Newton's law of inertia doesn't always work in the stock market. For example, the S&P 500 index has lost about 7% of its value since Dec. 31 -- yet coal companies like, for example, International Coal (NYSE: ICO) and CONSOL Energy (NYSE: CNX) are in the green.

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Stocks in the same sector have a tendency to move in tandem, regardless of overall market conditions. After all, stocks in the same industry generally derive their revenue from similar sources, and they're similarly affected by news, legislation, or events.

Each week, we'll take a look at the hottest sector over the past five days, according to's "Sector Tracker." Then we'll cross-reference the individual equities against investor data on Motley Fool CAPS, the Fool's free investing community. CAPS can give us a better feel for what both individual and institutional investors are saying about these stocks.

A surprising sector
This week's top sector is "Travel & Tourism," up 9.2% over the last five days. This group includes:


5-Day Price

CAPS Rating
(out of 5) (Nasdaq: PCLN)



Avis Budget Group (NYSE: CAR)



Hertz Global Holdings (NYSE: HTZ)



Expedia (Nasdaq: EXPE)



Sources:'s Sector Tracker, Yahoo! Finance, and Motley Fool CAPS as of Feb. 20.

Captain Kirk makes good's great ads featuring William Shatner as the "Priceline Negotiator" may be starting to pay off. The company's fourth-quarter earnings were stellar and may have helped lift the sector over the past week. But Priceline's strength isn't anything new -- since the beginning of 2003, shares are up an astounding 1,170%.

On the other hand, the past few years haven't treated Avis and Hertz shareholders all that well. Both companies are still in the process of adjusting to new corporate structures -- Avis is the old Cendant Corp., and Hertz is a spin-off of Ford (NYSE: F) -- and neither seems to have fully shaken off the chains of their former organizations yet. Avis has been particularly hurt in recent years by the slowdown in the U.S. housing market -- its Budget truck rental segment's revenue has declined nearly 24% since 2005.     

Over on CAPS, investors seem unsure about this industry, giving its components mostly two-star ratings. Some believe the sector will be hurt by the specter of a recession, while others think domestic travel will perk up, thanks in part to the weak dollar and/or the coming tax rebates. The former opinion was recently expressed by player phil27607 on the Expedia page: "[T]he recent January beating [is] out of the way... Everyone seems to think tax rebates are going to be used for electronics and debt payments-- I see a surprising amount of travel coming."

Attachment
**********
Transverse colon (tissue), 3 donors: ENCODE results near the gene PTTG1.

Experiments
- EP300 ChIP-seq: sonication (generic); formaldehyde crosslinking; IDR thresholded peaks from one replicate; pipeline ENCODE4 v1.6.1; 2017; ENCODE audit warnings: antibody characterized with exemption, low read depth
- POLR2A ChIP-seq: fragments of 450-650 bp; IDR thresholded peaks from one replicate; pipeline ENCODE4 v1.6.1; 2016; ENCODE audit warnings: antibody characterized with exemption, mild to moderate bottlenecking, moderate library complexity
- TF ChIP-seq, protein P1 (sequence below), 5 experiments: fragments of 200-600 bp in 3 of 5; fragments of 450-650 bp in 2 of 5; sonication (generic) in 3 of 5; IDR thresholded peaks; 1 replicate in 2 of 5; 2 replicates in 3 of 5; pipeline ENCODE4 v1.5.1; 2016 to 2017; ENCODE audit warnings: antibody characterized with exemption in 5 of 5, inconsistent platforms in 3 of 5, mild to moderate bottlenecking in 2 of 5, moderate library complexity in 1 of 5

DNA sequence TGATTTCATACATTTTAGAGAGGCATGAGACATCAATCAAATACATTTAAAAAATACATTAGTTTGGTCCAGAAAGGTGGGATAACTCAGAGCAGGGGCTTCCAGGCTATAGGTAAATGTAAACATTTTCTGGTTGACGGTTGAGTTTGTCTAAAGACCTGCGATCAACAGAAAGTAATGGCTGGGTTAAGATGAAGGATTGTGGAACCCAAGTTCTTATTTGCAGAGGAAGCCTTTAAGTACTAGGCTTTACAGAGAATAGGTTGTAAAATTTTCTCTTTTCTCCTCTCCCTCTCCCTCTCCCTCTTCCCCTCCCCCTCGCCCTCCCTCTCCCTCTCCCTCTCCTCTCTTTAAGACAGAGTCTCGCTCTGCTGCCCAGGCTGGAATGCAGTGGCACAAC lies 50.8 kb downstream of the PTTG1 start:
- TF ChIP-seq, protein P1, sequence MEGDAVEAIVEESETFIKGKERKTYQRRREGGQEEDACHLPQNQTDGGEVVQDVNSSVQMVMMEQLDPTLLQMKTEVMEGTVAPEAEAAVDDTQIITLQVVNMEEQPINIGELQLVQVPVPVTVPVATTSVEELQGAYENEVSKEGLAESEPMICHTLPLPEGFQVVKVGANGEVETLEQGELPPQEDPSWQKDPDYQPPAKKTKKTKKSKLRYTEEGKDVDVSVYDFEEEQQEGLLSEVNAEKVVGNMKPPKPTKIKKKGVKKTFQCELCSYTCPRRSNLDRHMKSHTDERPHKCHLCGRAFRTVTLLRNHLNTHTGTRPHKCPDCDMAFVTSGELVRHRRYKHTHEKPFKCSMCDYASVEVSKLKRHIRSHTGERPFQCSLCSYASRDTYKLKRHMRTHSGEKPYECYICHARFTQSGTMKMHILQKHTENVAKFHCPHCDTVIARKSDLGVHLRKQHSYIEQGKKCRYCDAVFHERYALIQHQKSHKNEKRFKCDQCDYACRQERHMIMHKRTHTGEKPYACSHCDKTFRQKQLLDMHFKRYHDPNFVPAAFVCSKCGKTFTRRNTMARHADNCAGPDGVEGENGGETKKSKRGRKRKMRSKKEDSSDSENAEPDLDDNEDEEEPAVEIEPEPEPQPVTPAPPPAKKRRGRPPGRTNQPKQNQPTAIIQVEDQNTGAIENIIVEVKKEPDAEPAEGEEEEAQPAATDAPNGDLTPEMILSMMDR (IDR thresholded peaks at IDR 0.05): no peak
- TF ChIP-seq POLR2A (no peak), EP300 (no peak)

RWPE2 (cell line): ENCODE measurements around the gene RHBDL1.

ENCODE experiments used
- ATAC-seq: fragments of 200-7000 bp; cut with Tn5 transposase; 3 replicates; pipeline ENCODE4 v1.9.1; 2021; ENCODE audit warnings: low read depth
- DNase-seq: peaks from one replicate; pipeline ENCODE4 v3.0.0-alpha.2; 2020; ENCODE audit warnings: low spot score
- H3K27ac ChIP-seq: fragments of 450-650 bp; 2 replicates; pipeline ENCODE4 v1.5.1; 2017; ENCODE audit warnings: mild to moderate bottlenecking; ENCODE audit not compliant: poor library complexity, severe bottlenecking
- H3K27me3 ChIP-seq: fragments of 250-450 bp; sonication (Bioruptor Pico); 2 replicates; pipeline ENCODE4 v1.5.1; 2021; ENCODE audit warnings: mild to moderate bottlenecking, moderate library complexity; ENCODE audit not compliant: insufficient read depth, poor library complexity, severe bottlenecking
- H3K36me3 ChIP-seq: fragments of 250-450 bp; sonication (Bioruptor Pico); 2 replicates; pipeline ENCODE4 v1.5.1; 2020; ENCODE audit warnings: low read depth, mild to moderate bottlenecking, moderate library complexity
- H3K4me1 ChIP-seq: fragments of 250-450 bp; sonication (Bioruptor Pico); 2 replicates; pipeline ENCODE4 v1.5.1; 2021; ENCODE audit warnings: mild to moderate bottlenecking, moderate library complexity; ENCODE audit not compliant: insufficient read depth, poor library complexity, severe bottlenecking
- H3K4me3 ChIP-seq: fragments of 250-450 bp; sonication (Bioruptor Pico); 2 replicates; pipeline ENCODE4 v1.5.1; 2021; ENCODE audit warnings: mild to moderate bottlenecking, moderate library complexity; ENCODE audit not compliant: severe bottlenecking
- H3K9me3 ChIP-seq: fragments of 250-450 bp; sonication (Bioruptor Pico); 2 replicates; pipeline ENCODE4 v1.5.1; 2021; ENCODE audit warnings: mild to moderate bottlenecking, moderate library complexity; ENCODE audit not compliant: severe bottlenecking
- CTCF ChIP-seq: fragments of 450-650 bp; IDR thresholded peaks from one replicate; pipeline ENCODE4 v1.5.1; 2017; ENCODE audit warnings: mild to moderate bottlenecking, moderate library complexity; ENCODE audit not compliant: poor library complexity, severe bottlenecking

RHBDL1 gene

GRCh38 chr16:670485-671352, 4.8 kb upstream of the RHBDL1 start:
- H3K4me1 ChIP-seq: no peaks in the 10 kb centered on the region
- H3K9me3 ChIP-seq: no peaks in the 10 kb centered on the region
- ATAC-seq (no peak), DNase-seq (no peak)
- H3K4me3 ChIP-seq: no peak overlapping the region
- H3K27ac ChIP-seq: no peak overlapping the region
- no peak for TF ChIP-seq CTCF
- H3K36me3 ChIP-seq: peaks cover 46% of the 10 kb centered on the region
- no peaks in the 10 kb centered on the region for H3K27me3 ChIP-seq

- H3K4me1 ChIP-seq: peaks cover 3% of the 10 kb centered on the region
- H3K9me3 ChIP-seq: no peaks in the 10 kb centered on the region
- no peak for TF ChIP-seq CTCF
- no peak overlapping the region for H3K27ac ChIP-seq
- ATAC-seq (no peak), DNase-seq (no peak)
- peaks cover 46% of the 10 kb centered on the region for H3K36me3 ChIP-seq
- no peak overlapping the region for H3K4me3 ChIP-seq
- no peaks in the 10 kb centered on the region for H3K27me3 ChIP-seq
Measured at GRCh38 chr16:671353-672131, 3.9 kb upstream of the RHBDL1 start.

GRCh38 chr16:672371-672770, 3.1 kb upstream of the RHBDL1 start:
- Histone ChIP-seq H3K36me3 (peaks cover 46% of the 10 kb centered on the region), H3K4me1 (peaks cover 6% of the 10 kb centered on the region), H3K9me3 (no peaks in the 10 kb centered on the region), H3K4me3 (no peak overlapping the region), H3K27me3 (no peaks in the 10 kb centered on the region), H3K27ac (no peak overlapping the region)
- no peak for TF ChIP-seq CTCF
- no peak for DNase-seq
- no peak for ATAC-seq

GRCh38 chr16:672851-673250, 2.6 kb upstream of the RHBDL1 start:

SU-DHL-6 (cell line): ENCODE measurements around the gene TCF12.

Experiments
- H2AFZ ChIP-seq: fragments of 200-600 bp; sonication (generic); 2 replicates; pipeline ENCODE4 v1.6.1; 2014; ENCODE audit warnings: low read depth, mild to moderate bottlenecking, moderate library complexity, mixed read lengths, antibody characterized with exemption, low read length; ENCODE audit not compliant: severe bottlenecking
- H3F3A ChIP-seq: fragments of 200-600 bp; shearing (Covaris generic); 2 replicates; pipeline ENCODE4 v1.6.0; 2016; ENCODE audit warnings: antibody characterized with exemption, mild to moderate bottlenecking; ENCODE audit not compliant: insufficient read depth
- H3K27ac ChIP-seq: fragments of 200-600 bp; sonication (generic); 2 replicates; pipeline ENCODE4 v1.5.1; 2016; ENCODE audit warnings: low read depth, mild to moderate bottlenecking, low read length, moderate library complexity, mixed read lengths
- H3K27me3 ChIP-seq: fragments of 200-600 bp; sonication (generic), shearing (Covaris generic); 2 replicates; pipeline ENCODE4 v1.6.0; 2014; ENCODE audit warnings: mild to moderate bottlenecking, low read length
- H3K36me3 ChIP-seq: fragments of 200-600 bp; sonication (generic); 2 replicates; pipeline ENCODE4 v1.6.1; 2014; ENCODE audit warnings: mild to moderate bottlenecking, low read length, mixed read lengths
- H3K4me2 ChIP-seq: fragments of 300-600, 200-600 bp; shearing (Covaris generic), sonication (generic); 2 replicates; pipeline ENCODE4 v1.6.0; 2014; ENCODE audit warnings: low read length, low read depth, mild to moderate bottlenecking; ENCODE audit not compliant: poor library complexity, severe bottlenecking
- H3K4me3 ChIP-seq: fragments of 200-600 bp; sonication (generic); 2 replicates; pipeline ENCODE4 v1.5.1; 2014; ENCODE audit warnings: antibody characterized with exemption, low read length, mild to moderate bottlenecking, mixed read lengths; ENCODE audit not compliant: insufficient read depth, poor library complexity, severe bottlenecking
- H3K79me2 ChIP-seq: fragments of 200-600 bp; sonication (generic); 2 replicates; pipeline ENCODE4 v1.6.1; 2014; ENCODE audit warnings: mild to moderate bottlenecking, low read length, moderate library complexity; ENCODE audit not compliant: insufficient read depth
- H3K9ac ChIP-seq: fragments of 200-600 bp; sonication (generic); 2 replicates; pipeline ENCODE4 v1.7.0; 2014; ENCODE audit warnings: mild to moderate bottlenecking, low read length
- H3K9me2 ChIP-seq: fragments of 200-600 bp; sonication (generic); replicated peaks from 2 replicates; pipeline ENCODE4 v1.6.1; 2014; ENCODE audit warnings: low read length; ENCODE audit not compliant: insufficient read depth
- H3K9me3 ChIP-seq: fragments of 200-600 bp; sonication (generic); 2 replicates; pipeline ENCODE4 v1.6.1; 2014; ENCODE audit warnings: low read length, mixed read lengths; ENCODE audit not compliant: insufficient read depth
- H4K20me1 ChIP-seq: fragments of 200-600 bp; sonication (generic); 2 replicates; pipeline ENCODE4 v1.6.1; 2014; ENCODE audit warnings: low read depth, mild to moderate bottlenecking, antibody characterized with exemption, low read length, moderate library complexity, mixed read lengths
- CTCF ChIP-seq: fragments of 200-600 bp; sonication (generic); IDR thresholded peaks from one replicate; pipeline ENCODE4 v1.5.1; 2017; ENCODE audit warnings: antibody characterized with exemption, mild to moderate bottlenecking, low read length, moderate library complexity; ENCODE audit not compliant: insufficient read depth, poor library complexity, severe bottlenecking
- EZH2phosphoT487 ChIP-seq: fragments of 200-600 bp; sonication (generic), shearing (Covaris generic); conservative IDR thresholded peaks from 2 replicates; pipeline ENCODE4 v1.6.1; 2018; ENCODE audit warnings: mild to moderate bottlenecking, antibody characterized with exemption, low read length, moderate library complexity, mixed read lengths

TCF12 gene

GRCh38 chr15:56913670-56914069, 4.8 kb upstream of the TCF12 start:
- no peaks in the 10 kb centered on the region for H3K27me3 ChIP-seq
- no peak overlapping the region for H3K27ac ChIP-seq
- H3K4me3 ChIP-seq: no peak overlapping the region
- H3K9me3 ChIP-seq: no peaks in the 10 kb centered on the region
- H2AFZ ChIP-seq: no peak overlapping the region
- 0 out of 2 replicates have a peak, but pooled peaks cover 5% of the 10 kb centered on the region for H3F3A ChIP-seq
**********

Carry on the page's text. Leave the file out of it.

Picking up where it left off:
Expedia was indeed beaten down in January, losing 27%, but it's still not a bargain-basement deal with a P/E of 26 and analysts only expecting 12.6% earnings growth over the next five years.

Back in August, CAPS player SlamDunkEarly offered a bearish opinion on the future of online travel over on the Priceline page. "I sense a price growth stall due to the run-up in the past year of the PE and a normalization as in the e-banking sector once the dust settles from the dog fight between [Orbitz Worldwide], Expedia and Priceline for your summer travel."

While SlamDunkEarly was wrong back then about Priceline's price-appreciation potential, Orbitz and Expedia have suffered since last August. And he's also right about increased competition in the sector, but at this point it seems like Priceline's innovative "name your own price" model and its recent announcement of eliminating booking fees appears to have given it a competitive advantage in the group.

As for my opinion on this somewhat broadly defined sector, I'd be cautious with the car rental companies, because both use significant amounts of leverage to maintain and restock their fleets. If interest rates begin to rise, that could put increased pressure on bottom lines. On the other hand, Priceline appears to be lean and mean, with only 300 employees, no long-term debt, no inventory to speak of, and plans to expand its geographic reach. With a trailing P/E of 36, the stock isn't "traditionally" cheap, but high earnings-growth expectations might make it attractive.

What do you think? Will the tax rebate end up funding American travel, or will recession fears keep everyone home? Voice your opinion on Motley Fool CAPS, where more than 83,000 investors are waiting to hear your stock opinions.

For more hot stocks, visit Fired-Up February.